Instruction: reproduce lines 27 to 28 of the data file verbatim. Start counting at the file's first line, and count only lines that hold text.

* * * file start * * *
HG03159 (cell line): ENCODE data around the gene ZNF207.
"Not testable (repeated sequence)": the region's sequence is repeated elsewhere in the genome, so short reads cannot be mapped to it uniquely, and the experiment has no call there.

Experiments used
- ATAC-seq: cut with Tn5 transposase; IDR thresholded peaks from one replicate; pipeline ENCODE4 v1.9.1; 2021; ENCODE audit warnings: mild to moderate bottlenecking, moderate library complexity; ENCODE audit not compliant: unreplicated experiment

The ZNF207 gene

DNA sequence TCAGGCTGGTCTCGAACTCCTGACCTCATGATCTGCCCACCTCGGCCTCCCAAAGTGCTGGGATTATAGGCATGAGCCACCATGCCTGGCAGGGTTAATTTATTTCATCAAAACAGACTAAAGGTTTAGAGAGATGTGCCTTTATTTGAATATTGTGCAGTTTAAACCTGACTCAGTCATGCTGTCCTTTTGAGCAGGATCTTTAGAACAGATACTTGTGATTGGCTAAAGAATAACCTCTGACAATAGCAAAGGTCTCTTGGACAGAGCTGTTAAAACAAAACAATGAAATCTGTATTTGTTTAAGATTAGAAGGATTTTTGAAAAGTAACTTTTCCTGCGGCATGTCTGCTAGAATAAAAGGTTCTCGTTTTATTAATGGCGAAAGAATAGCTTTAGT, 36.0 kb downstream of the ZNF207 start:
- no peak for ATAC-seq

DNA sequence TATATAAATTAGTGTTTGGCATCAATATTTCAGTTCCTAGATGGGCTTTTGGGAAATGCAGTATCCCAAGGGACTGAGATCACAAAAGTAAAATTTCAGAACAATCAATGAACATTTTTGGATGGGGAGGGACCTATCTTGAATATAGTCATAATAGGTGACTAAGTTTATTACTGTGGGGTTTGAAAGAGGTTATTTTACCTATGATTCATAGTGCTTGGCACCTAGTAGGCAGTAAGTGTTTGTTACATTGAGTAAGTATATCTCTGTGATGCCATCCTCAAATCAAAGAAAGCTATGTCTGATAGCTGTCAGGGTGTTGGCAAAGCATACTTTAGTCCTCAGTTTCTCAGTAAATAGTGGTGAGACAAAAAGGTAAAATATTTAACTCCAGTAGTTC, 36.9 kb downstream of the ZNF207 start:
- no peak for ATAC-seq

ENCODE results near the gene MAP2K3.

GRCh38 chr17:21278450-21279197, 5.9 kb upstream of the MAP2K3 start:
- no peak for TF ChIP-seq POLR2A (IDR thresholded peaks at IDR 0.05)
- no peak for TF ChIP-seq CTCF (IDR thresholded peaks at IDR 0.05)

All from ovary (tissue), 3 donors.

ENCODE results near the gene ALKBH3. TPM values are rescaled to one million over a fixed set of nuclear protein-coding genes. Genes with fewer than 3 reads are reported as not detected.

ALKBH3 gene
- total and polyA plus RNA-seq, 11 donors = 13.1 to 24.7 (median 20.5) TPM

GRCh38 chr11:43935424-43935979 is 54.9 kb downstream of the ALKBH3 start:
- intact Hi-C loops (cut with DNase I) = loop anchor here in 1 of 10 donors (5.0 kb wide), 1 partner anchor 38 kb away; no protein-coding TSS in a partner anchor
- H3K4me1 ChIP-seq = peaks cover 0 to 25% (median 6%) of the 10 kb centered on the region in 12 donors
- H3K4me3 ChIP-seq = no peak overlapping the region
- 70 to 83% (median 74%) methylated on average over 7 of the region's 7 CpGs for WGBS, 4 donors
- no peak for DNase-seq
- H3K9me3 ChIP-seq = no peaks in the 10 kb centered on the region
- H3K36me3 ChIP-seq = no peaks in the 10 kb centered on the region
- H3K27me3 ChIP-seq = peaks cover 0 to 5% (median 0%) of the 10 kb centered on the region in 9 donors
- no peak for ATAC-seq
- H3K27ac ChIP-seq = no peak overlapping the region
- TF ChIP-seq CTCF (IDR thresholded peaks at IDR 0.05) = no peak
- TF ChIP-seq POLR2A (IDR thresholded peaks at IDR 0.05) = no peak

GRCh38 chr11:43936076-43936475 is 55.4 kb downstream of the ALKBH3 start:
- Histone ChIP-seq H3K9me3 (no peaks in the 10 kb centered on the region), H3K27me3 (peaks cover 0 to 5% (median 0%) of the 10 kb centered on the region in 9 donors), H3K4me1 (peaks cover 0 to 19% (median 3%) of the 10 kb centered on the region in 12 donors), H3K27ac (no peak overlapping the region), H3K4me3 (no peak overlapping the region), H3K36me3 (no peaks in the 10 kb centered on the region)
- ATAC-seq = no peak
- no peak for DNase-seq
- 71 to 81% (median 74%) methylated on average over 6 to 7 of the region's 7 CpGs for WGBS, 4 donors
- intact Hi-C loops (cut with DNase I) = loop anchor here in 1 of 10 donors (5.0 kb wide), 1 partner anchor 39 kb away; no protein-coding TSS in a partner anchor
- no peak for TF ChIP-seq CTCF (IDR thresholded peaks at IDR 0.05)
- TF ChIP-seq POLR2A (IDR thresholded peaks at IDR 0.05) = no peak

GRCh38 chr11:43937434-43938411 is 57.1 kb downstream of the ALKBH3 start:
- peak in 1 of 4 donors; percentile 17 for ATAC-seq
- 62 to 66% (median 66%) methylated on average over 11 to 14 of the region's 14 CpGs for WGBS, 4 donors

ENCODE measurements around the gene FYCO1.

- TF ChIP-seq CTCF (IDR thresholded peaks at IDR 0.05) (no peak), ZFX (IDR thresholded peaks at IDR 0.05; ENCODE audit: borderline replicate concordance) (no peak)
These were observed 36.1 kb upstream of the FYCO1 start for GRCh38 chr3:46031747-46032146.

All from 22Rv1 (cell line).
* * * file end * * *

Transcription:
- no peak for ATAC-seq
- H3K27ac ChIP-seq = no peak overlapping the region